(photo by K)


I just knew it was going to be a great week when first K and then L got sick. So far, I've had to work a short day on Monday, take the day off on Wednesday, and now am playing catchup at work.

But this is the kind of thing that makes it all worthwhile!

(Oddly, I don't remember that "effort, sincerity, courage and trust worthiness" he mentions, but I know in my gut he's right.)


Dear Friend,

Due to your effort, sincerity, courage and trust worthiness you showed at the course of the Uk gratitude to you with the sum of $3.5USD (Three Million, Five Hundred Thousand United State Dollars)
I have authorized the finance house where I deposited the money to issue you international certified bank draft cashable at your bank.

My dear winner, I will like you to contact the CEO in charge of the finance house for the collection of this international certify bank draft.

The name of the Person with your Cheque is Mr. John Nicholas
Name: Mr. John Nicholas
Cell: +234-702-604-2791
Fax: 206-333-0779

At the moment, I am very busy in Sydney because of the investment projects which myself and my new partners Mr. Peter Hills of CTLEXPORTING COMPANY are having at hand.
Finally, remember that I have forwarded instruction to Mr.John Nicholas at the finance house on your behalf to send the bank draft to you as soon as you contact him without delay.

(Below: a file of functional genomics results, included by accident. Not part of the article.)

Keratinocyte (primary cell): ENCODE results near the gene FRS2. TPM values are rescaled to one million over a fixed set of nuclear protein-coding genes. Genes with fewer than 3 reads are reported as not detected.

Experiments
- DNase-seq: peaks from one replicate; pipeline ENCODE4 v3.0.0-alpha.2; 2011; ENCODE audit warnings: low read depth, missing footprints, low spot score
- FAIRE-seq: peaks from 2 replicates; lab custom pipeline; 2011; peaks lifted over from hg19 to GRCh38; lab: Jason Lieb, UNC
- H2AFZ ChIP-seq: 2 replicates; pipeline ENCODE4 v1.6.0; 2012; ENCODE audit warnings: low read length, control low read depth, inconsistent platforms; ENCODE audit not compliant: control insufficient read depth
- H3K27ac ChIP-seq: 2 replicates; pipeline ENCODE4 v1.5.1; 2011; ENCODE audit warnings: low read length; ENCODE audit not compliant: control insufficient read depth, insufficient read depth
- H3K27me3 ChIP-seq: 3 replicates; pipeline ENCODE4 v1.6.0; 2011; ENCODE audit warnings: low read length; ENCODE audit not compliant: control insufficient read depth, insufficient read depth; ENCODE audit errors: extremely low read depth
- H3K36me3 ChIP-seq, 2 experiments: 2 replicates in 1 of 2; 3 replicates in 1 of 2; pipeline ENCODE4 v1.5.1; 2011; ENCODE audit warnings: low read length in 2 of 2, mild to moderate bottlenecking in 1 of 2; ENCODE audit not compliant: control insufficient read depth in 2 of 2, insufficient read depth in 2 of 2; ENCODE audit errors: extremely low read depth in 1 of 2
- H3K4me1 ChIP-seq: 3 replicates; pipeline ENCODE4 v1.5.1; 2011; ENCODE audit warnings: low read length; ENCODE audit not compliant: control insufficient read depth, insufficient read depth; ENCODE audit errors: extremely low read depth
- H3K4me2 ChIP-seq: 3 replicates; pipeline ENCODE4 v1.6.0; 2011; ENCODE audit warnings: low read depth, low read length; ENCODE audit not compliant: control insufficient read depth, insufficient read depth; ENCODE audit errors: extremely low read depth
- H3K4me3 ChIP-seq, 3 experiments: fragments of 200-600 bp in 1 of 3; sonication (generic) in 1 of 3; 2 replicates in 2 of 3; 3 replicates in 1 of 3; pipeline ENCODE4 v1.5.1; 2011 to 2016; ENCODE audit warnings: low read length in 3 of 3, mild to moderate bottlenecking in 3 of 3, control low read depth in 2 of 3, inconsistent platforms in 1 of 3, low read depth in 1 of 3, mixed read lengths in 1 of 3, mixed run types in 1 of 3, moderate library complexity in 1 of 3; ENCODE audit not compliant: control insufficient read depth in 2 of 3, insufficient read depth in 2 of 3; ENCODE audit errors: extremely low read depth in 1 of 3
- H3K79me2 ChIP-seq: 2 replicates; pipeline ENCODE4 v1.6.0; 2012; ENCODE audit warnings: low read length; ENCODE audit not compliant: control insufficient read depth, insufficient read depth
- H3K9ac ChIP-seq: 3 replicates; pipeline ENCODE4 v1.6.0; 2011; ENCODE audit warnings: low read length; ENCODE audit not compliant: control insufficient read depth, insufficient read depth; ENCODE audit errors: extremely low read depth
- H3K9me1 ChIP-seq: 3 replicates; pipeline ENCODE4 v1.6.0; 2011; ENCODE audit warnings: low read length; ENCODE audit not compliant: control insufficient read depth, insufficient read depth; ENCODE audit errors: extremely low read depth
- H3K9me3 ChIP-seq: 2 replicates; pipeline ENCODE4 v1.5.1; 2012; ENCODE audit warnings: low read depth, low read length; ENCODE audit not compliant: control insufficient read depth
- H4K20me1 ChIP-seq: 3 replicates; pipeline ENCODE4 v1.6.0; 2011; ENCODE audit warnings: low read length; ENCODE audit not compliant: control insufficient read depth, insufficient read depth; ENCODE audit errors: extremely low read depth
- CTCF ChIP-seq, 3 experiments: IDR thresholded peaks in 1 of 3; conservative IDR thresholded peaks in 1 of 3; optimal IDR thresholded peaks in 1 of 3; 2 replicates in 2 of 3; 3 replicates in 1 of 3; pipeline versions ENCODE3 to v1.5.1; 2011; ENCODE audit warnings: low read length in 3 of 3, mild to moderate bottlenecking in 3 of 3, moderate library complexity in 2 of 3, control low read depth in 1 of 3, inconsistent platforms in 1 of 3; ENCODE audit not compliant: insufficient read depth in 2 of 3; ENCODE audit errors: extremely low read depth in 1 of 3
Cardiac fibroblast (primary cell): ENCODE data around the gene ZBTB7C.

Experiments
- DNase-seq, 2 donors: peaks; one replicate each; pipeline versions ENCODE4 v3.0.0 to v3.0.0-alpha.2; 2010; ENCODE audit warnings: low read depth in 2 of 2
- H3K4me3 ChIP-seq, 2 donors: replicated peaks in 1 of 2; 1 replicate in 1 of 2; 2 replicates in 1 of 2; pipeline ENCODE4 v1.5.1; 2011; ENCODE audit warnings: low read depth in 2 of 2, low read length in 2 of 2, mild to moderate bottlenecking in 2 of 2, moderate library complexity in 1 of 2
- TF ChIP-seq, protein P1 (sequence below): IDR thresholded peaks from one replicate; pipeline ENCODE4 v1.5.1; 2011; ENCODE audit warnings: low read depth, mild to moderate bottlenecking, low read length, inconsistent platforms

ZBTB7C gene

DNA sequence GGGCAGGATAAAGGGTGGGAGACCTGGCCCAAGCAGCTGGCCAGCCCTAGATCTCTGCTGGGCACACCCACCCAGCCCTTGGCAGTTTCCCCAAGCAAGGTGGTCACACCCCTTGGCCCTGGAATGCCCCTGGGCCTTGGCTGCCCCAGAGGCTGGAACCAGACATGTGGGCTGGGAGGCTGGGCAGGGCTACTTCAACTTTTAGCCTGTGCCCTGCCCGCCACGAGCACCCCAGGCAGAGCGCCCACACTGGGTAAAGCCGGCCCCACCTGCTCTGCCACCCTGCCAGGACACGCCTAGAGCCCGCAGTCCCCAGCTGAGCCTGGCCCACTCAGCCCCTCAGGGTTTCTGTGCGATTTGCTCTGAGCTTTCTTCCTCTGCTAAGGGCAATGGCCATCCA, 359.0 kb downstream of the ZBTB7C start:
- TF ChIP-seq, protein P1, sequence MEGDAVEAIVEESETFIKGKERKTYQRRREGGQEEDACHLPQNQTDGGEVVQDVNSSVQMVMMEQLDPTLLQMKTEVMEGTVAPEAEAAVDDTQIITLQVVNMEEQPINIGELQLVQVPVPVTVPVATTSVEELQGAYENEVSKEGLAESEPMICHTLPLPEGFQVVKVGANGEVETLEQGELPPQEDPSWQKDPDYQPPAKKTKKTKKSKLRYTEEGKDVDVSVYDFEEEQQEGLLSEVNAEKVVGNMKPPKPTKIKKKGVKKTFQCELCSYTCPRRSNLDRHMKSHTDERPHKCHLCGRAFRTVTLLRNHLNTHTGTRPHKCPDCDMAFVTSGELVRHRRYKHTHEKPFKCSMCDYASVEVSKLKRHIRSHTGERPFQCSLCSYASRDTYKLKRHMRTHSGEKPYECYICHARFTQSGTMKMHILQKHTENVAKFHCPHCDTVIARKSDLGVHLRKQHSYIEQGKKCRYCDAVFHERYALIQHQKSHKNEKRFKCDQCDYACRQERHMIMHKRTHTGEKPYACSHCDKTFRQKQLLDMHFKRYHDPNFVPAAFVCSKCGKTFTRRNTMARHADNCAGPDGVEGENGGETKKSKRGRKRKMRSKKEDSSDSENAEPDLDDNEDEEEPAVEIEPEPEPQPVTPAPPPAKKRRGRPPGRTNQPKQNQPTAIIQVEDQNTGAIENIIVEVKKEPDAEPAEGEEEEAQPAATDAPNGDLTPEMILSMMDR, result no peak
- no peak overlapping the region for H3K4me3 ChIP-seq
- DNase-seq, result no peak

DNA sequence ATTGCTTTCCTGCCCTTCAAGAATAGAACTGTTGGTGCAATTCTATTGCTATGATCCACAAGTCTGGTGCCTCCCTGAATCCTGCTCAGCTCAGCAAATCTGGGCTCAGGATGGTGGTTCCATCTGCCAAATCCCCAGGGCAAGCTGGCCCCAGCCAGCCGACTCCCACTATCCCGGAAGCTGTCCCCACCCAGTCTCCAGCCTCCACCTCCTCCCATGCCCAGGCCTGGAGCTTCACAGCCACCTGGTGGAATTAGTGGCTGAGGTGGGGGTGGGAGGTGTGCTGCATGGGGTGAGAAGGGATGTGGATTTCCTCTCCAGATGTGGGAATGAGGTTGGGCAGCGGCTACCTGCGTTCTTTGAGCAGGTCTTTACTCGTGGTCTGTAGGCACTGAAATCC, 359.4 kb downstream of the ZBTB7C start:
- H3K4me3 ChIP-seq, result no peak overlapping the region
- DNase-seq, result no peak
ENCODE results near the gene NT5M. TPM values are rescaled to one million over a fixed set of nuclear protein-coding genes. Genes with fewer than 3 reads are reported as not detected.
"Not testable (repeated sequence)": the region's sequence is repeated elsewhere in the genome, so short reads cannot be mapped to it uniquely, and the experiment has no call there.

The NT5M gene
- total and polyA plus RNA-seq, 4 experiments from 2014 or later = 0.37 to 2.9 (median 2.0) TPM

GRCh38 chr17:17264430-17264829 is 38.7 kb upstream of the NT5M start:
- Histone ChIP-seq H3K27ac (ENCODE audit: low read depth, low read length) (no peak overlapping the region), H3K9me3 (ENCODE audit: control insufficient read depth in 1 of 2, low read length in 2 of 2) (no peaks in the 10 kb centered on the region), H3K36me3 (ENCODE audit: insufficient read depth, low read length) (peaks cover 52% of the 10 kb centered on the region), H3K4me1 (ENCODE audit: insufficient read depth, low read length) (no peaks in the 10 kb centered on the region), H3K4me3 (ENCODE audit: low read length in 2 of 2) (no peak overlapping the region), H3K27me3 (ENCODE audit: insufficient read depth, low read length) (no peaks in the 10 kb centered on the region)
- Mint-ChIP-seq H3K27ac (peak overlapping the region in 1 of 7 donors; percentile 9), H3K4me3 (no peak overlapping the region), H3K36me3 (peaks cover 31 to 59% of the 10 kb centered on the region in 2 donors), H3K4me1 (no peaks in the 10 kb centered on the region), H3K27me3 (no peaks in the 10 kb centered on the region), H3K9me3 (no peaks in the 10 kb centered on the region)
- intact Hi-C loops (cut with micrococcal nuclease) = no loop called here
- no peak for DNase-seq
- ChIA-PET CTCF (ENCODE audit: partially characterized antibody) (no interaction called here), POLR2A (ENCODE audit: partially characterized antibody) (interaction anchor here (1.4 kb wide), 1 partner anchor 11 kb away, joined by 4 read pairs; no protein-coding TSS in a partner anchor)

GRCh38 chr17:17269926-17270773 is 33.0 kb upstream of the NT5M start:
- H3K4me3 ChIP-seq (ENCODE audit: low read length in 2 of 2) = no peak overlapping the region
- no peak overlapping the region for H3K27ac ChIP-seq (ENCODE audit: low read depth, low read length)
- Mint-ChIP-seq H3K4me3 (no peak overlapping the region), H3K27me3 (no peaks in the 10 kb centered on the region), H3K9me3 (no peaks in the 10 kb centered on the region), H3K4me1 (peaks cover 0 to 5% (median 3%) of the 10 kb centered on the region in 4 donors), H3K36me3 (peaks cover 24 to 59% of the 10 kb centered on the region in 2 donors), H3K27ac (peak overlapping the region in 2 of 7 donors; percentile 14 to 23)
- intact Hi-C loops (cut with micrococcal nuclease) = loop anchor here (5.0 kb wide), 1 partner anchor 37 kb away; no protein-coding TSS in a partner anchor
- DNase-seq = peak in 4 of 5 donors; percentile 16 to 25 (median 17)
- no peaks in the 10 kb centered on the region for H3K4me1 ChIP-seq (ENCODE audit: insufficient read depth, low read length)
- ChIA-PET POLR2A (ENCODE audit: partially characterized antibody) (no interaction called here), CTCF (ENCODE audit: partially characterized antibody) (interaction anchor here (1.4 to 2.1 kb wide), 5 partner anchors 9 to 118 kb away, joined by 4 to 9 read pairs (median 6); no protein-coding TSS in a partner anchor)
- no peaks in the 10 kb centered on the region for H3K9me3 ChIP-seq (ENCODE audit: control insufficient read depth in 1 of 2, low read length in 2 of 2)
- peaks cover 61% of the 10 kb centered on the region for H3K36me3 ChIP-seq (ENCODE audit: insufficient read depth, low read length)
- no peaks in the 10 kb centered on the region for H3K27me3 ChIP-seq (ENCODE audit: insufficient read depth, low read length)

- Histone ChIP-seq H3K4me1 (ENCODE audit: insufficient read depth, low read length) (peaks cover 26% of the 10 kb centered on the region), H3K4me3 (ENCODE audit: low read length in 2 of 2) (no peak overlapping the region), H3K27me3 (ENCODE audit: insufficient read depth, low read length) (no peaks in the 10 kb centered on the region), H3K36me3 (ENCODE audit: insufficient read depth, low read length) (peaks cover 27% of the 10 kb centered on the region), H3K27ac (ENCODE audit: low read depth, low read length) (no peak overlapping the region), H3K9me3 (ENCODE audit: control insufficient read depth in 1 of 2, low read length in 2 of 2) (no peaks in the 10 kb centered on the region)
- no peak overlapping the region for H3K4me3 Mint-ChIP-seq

Please I will like you to accept this token with good faith as this is from the bottom of my heart. Thanks and God bless you and your family.

Hope to hear from you soon.

My sincere advice to you as a Christian is that you should endeavor to pay your tithe to a bible believing church when you get the money because I noticed it as a fiduciary agent that you were skeptical about your winnings when you were been ask by the Uk lotto Agency Inc to file out a claim for your prize.
And now the current policy of the Lotto organizer is that if an emerged winner fails to claim up his/her winning cheque of $3.5,000,000 it's now mandatory that this fund can be remitted or forfeited to the fiduciary agent in charge of this winners file.

However, I want you to contact him immediately as soon as you receive this information and this might cost a delayment for you to receive this draft.

Yours Sincerely,
Mr. Jesse Williams


Thursday, April 22, 2010

family: ... you are so beautiful...

... but not to me.

(backstory: early morning, still dark out, birds just waking up, K&M have been up for some time now. L&I are still abed, sleeping hard....)